Empact has also facilitated more one-on-one Zoom pro bono workshops, which pair qualified volunteers from multinational companies and small and medium-sized enterprises (SMEs) with charities or social enterprises in need of specific guidance.

Areas where volunteer skills were in demand included sales and marketing, supply chain management, cash flow management, brand communications, human resources and technology.

These correspond to the conclusions of surveys carried out by the National Council of Social Services in 2020: the biggest challenges for social service agencies lie in the areas of digitization, fundraising, workforce management. workers and volunteers, and the conduct of their staff during the pandemic.

The public sector has also encouraged skills-based volunteering this year, with the Singapore Cares Office partnering with professional bodies in the legal, accounting and medical sectors, and most recently in October, with the Singapore Nurses Association and the Chartered Secretaries Institute of Singapore.

“Skills-based volunteering has very tangible and intangible benefits,” Culture, Community and Youth Minister Edwin Tong said in October, “not only for those who enjoy the benefits of volunteering, but also for those who give.

“This approach helps to expand beyond one’s usual business-centric goals to encompass a larger goal in society.”

Impactful corporate volunteering could also be as simple as providing the goods and services it sells for free to charities in need of those resources.

The two SME winners of this year’s Presidential Awards for Volunteerism and Philanthropy are just such examples.

Speco Singapore, a cleaning technology company, has provided free disinfection services to charities unable to afford disinfection of premises amid the ongoing pandemic.

Food retailer FoodXervices, which established the nonprofit Food Bank Singapore (FBSG) in 2012 to tackle food insecurity and food waste, has provided pro bono support to FBSG. Its staff and delivery vehicles also deliver free meals to FBSG beneficiaries.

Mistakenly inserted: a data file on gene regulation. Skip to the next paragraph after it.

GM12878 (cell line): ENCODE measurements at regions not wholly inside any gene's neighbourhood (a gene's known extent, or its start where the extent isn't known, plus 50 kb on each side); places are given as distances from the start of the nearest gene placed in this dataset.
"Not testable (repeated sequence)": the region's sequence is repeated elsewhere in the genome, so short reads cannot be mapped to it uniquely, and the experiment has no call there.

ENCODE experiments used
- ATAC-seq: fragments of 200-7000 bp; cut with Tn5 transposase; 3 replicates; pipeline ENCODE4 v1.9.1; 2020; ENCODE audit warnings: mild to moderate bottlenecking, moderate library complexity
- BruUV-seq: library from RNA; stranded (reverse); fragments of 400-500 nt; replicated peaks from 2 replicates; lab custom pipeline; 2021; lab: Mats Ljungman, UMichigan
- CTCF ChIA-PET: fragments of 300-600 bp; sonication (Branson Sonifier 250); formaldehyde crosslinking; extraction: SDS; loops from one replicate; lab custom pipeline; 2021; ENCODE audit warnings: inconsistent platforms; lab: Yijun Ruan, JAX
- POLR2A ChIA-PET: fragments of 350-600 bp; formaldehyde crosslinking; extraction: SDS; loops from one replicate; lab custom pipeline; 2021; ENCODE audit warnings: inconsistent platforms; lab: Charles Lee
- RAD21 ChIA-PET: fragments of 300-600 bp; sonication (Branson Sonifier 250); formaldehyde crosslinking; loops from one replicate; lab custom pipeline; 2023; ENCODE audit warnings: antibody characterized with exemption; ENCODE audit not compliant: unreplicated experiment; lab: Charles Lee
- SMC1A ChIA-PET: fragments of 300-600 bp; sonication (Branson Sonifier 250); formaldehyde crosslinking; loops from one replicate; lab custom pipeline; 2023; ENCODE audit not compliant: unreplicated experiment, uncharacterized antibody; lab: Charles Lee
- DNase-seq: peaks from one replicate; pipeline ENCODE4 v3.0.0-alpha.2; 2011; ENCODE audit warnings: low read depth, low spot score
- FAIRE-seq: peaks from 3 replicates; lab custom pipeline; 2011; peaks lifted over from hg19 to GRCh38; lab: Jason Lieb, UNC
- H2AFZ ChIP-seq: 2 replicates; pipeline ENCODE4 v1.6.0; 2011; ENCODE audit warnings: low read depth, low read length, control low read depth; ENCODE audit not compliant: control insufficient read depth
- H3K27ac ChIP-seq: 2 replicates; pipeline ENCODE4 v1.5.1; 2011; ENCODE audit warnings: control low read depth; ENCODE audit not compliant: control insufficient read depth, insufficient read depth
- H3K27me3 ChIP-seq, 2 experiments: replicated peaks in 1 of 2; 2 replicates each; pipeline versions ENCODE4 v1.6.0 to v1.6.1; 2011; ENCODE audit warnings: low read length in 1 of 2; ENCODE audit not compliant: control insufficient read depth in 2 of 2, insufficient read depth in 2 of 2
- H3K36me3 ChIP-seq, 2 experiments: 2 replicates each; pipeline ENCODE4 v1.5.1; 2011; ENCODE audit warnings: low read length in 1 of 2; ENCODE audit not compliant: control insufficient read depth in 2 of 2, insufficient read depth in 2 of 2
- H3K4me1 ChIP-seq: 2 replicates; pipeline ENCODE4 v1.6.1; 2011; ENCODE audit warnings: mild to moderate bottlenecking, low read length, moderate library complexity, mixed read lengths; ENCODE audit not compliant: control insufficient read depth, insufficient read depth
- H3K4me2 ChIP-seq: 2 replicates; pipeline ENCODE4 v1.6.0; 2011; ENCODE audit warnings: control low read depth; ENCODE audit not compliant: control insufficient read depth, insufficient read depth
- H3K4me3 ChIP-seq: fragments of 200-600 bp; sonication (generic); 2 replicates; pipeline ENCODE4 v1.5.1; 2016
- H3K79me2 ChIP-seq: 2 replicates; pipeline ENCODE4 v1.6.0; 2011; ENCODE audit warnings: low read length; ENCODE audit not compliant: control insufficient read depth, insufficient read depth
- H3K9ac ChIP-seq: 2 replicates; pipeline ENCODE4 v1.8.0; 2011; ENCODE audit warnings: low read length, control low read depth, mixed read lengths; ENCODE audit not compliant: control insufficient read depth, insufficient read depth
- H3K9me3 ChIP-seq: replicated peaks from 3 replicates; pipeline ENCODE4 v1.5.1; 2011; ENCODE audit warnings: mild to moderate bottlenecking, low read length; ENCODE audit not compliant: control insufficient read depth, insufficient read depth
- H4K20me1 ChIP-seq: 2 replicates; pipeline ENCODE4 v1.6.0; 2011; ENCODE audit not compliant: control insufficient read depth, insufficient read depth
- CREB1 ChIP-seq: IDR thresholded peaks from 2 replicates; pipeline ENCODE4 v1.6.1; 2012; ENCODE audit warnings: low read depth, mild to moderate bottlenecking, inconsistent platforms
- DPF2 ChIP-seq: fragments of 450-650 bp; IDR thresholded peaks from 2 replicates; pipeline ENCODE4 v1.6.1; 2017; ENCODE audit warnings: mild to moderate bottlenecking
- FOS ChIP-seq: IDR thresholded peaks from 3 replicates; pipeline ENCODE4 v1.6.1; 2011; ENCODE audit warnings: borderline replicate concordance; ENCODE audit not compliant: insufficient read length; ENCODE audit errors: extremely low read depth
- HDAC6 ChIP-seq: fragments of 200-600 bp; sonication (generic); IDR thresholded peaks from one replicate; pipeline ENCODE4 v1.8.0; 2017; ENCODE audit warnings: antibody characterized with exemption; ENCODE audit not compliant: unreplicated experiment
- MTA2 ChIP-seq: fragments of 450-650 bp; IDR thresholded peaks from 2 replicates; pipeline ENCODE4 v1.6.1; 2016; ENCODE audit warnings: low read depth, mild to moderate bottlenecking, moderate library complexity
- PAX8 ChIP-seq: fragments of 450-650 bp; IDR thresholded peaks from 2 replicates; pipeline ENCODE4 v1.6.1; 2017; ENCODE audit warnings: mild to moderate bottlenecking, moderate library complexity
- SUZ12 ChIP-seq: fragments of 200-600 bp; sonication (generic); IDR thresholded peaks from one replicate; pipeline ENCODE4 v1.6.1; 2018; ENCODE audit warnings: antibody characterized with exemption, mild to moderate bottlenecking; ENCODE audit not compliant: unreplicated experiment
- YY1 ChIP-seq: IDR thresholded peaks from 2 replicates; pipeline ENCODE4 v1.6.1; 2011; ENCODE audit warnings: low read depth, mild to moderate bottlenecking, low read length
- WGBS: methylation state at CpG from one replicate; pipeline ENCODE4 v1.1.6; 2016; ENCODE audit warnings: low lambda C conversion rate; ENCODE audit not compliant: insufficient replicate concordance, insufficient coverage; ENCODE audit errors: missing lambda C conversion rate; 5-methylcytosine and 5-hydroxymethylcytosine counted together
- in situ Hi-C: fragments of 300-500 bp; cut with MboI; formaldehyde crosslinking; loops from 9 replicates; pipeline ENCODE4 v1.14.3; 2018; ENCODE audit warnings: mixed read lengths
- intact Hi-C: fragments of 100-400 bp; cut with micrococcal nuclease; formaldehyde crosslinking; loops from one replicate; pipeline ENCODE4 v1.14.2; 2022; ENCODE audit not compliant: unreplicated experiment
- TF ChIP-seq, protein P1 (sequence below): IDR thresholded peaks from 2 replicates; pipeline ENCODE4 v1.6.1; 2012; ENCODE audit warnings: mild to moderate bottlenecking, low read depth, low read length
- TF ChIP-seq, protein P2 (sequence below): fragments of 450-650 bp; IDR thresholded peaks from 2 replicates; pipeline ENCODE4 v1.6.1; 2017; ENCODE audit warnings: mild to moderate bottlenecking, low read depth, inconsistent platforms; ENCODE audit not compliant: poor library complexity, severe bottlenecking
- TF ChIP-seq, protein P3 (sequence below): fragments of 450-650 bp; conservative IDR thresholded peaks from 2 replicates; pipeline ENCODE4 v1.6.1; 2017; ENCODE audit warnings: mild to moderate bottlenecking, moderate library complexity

Why invest in corporate volunteering?

Businesses large and small are starting to realize the impact they can have – and the benefits they can reap – by investing in volunteering.

Ms Lilian Chong, Head of Brand and CSR, Group Strategic Communication and UOB Brand, said: “Staying on course is deeply rooted in our organizational culture. If corporate social responsibility (CSR) is the soul of the organization, then volunteering is our heart.

She says the bank has implemented various ways for employees to give back to the community, including three days of paid volunteer leave each year.

Employees are free to create their own volunteer programs as long as they follow the bank’s CSR guidelines and correspond to the bank’s focus areas of art, children, education and protection of the environment.

“Community stewardship is more sustainable when it is carried out from the bottom up through individual actions, rather than being solely led by companies,” says Ms. Chong.

“Volunteers often inspire others to take action; Overcoming inertia to take action is what we need to forge a sustainable future for the present and future generation, ”she adds.

Businesses also gain. A 2017 survey of U.S. workers by U.S. professional services firm Deloitte, for example, found that a culture of volunteerism in the workplace boosts morale, the workplace atmosphere, and the perception of the brand.

In Singapore, the government announced in February an extension of the Enterprise and IPC partnership program until December 2023. The program, launched in 2016 to boost corporate volunteering, was due to end this year.

It gives businesses a 250 percent tax deduction on salaries and related expenses when their employees volunteer with registered charities.

This is the latest in a series of 15 episodes in collaboration with